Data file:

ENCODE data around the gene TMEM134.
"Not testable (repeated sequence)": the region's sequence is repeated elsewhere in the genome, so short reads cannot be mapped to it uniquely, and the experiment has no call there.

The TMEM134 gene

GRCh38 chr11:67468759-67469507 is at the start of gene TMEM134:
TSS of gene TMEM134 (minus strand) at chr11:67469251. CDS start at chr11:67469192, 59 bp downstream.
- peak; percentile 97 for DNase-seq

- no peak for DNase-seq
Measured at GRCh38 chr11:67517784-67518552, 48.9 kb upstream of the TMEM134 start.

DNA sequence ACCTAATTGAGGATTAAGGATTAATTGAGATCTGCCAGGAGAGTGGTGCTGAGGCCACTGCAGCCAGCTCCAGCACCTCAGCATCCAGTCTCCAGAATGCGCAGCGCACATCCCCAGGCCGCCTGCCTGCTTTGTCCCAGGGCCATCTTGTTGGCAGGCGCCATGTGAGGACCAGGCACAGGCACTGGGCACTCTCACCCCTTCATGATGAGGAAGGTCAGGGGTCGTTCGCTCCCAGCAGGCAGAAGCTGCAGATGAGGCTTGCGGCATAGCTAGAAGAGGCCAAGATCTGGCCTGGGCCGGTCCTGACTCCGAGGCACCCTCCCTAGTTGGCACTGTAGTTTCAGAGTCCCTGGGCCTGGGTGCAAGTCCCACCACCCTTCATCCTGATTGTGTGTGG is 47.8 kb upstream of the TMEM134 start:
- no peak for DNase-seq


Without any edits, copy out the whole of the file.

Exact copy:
ENCODE data around the gene TMEM134.
"Not testable (repeated sequence)": the region's sequence is repeated elsewhere in the genome, so short reads cannot be mapped to it uniquely, and the experiment has no call there.

The TMEM134 gene

GRCh38 chr11:67468759-67469507 is at the start of gene TMEM134:
TSS of gene TMEM134 (minus strand) at chr11:67469251. CDS start at chr11:67469192, 59 bp downstream.
- peak; percentile 97 for DNase-seq

- no peak for DNase-seq
Measured at GRCh38 chr11:67517784-67518552, 48.9 kb upstream of the TMEM134 start.

DNA sequence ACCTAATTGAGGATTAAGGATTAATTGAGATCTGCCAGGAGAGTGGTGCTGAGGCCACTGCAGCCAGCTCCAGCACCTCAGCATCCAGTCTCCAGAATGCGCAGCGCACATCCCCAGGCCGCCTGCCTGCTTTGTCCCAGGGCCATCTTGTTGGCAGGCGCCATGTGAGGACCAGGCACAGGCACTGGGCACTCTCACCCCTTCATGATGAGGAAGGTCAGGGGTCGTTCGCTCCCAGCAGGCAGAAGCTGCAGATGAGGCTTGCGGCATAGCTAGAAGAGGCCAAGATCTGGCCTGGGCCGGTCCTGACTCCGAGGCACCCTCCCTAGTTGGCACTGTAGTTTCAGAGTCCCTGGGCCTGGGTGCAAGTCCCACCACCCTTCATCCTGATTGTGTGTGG is 47.8 kb upstream of the TMEM134 start:
- no peak for DNase-seq